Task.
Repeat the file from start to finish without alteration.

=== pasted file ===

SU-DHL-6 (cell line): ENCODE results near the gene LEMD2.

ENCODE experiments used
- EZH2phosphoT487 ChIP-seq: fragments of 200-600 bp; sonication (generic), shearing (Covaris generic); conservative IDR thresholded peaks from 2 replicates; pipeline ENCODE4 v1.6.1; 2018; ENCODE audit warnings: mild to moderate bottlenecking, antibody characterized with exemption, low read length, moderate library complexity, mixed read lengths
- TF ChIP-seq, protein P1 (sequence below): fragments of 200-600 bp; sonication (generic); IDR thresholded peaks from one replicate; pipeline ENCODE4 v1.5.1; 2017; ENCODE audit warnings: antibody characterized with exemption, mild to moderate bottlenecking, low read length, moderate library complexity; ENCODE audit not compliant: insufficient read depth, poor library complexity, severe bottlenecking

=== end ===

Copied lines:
SU-DHL-6 (cell line): ENCODE results near the gene LEMD2.

ENCODE experiments used
- EZH2phosphoT487 ChIP-seq: fragments of 200-600 bp; sonication (generic), shearing (Covaris generic); conservative IDR thresholded peaks from 2 replicates; pipeline ENCODE4 v1.6.1; 2018; ENCODE audit warnings: mild to moderate bottlenecking, antibody characterized with exemption, low read length, moderate library complexity, mixed read lengths
- TF ChIP-seq, protein P1 (sequence below): fragments of 200-600 bp; sonication (generic); IDR thresholded peaks from one replicate; pipeline ENCODE4 v1.5.1; 2017; ENCODE audit warnings: antibody characterized with exemption, mild to moderate bottlenecking, low read length, moderate library complexity; ENCODE audit not compliant: insufficient read depth, poor library complexity, severe bottlenecking